Sustainability In Buildings: An Overview
Greenhouse gas emissions are directly responsible for causing climate change. Once released in the atmosphere, they absorb the heat from the sun and hold it for long periods. As a result, the temperature of the Earth gradually rises. So, greenhouse gases (GHG) like carbon dioxide and methane are the agents responsible for global warming.
A lot of human activities are responsible for GHG emissions, including transportation and construction. Activities associated with buildings and construction sector accounts for around 40% of global greenhouse gas emissions. Consequently, many organizations are realising the need for including sustainability in buildings.
From the 40% global share, the construction of buildings causes one-fourth of the GHG emissions while building operations like heating and lighting also put a lot of strain on energy sources. In this article, we will understand the reasons behind these high amounts of emissions and some measures using which organizations are integrating sustainability in buildings.
Why Do We Need Sustainability in Buildings?
Currently, the global economy is dependent heavily on fossil fuels like coal for energy. The energy released by the combustion of fossil fuels is extremely high and is used to power everything, from vehicles and batteries to airplanes and buildings. Fossil fuels, however, produce tonnes of GHG emissions. There is a conscious effort from various organizations to replace fossil fuels with cleaner modes of energy like solar energy and wind energy.
Buildings, too, are currently dependent on the power generated via coal power plants. Typically, fossil fuels provide energy to a building in each step of its life cycle, which includes planning, construction, operation, maintenance, and destruction. For instance, the tools and vehicles used during construction run on oil and the manufacturing of building materials is highly energy-intensive.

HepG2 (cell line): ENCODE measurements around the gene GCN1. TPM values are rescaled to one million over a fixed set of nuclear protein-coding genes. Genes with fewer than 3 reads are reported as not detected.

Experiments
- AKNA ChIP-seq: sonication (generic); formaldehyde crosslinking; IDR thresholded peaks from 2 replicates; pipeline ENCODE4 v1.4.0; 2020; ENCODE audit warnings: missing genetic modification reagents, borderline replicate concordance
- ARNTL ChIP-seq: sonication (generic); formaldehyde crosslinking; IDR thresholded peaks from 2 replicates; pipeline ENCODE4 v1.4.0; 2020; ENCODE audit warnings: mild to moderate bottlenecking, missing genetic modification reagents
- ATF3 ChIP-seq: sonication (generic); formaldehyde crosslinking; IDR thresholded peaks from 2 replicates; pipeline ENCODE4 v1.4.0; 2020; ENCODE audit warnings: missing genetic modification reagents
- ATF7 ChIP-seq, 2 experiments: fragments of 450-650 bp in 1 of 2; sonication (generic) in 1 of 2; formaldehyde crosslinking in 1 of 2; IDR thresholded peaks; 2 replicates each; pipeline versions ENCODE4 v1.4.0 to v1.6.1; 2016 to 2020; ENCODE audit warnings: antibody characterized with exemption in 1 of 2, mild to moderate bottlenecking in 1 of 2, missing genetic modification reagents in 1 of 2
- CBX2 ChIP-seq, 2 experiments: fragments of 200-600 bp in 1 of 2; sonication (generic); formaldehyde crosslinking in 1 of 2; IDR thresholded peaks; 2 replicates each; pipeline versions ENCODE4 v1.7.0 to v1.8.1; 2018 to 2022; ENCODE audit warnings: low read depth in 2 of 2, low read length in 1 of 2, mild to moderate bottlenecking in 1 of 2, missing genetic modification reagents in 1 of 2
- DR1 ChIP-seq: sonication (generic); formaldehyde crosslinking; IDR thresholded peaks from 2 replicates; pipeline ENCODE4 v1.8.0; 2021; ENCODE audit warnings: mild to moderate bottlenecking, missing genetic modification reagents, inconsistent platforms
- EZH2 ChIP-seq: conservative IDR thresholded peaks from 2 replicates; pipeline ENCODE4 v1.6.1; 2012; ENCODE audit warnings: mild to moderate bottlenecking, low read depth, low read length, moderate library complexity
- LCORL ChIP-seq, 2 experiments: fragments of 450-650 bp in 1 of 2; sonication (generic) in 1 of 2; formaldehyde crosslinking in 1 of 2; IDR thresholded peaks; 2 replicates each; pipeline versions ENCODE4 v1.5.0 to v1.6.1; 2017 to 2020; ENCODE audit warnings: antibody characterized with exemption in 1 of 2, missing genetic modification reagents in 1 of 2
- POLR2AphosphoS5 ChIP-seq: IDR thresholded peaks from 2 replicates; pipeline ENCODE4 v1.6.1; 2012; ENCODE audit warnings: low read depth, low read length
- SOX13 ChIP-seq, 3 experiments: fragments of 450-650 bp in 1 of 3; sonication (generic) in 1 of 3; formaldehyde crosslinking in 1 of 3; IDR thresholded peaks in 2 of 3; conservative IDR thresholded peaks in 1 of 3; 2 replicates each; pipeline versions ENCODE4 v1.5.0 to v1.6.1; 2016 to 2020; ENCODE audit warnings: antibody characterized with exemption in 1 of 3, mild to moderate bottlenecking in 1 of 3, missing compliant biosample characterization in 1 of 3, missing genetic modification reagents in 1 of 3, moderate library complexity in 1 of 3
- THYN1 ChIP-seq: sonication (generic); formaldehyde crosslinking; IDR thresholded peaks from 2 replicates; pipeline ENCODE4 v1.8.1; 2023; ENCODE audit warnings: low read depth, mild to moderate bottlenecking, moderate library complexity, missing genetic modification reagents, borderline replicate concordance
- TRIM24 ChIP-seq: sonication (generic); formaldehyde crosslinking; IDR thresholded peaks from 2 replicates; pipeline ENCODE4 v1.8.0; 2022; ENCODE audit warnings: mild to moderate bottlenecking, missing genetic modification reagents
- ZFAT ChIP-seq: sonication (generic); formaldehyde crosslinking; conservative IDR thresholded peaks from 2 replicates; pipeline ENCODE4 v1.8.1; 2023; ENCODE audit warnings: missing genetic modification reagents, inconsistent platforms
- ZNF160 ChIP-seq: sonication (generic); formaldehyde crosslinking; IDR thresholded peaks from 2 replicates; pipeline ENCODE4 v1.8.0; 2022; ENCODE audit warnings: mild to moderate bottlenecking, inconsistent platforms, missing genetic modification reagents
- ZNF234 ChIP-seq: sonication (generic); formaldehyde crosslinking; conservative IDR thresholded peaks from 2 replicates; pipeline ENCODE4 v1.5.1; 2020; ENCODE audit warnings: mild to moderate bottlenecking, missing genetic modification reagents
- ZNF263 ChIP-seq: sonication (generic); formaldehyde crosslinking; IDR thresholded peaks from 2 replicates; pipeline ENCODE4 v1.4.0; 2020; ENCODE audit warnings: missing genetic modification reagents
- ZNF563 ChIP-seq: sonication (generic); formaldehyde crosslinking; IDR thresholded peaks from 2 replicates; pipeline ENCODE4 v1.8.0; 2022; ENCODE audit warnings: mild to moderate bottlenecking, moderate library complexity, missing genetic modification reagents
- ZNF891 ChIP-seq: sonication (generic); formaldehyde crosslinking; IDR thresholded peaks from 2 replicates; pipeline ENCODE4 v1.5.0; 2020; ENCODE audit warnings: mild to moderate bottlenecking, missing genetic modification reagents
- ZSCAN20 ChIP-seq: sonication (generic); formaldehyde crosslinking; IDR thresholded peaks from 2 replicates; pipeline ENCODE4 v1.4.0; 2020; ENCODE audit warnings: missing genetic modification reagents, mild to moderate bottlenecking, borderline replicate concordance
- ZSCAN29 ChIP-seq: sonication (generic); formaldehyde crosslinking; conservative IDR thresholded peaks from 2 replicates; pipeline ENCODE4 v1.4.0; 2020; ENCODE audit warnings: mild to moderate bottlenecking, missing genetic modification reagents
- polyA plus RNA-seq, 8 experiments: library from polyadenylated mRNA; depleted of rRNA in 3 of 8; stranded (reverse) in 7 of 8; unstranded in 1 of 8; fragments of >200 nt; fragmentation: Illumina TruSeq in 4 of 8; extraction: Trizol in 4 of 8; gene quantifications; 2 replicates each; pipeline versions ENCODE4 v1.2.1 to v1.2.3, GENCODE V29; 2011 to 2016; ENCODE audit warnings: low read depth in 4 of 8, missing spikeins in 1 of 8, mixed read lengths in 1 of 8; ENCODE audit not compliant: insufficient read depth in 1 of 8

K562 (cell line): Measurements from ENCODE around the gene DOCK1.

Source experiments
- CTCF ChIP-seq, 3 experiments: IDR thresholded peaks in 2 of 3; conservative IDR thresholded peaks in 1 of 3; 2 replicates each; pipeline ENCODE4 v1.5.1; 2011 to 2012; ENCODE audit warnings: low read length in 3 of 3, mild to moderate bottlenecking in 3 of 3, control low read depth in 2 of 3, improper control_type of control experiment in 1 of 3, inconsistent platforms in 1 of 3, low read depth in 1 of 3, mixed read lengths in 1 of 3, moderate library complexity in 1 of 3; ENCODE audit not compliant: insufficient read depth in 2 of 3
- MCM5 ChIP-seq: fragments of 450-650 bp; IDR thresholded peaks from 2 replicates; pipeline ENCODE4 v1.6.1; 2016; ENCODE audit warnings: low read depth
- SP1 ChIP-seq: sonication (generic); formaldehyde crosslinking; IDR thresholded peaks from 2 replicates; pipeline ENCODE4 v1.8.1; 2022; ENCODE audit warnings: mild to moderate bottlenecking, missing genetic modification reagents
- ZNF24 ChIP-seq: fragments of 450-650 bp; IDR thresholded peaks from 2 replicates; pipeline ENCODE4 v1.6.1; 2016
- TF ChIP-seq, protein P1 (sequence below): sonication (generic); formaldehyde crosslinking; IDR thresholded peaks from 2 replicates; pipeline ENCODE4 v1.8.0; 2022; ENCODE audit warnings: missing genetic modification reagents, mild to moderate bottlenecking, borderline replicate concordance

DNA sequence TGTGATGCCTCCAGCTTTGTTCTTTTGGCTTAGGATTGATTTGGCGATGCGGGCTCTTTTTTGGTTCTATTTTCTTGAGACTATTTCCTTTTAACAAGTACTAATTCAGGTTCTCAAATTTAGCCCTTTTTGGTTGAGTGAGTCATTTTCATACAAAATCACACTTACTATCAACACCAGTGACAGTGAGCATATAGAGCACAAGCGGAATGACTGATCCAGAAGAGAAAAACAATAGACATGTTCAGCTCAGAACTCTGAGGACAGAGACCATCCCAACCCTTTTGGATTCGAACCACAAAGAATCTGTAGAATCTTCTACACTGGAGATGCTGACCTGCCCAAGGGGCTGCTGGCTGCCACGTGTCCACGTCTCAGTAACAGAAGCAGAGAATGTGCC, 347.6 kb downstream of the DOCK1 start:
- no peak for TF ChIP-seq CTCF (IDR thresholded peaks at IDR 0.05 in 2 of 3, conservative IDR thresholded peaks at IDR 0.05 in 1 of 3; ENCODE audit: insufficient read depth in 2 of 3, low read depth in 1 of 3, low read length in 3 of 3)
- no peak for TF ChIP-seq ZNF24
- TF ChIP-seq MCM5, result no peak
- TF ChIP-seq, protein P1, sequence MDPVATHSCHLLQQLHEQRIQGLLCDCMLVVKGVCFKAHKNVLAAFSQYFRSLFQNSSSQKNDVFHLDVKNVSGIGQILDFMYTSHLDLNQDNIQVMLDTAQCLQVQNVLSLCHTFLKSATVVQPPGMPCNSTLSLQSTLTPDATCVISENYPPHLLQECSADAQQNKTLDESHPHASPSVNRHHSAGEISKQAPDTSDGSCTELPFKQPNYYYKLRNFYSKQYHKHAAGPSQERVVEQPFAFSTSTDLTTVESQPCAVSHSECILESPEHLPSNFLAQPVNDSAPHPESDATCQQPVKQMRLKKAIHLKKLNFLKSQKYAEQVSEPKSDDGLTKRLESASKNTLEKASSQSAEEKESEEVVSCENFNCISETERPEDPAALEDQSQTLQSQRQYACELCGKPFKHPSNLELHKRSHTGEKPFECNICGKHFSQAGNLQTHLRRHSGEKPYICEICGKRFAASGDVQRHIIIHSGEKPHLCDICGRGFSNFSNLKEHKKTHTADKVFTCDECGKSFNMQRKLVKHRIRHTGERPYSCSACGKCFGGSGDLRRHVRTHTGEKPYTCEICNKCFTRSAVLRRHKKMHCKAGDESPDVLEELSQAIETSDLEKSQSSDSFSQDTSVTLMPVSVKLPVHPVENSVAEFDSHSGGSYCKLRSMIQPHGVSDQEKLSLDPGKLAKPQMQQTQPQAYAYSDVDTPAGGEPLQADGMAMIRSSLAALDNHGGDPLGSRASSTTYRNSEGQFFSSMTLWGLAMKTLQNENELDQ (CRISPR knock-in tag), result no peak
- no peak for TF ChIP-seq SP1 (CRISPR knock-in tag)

During its operation and maintenance, a traditional building requires electricity produced using coal and oil. Whereas, sustainability in buildings requires buildings to minimize their impact on the environment. Let us understand how builders and manufacturers are adopting principles of sustainability in buildings.
Achieving Sustainability in Buildings
- Smart architecture: With clever planning, the need for consuming energy itself can be reduced. Many builders use 3-D models to calculate the placement of the windows. This encourages natural lighting and daylighting to save energy. Similarly, designers consciously try to eliminate air leakage in their building plans to reduce the use of heating appliances. Some measures include cool roofs and extra insulation in walls.
- Onsite energy generation: Another way to promote sustainability in buildings is by employing onsite energy generation via solar panels and solar power systems. It not only reduces energy bills but also optimizes energy consumption.
Additionally, generating renewable energy is highly sustainable and has a minimal impact on the environment. This energy is produced via solar energy, wind power, biomass, etc., and drastically reduces GHG emissions associated with buildings.
- Green materials: Green materials are becoming popular among builders. These materials are renewable and recyclable, and their use minimizes the impact of buildings on the environment. Some examples of these materials are lumbar, bamboo and hempcrete. Improving material efficiency is one of the major ongoing efforts in the industry. This reduces the amount of waste produced while manufacturing the building materials and furthers sustainability in buildings.
Build a Better Tomorrow With Reputed Brands
The threat of climate change needs to be addressed urgently. Individuals, companies, and governments need to cooperate and work towards a future that is viable and sustainable. Reputed brands have repeatedly demonstrated that they support sustainability by encouraging sustainability practices and paving the way for climate change mitigation.
Schneider Electric is one such firm that is assisting its clients in making the transition to green energy. With their advanced technology and IoT-enabled devices; building owners and operators can employ big data and AI to significantly reduce operating costs and boost productivity by addressing space management, operational efficiency, and occupant experience.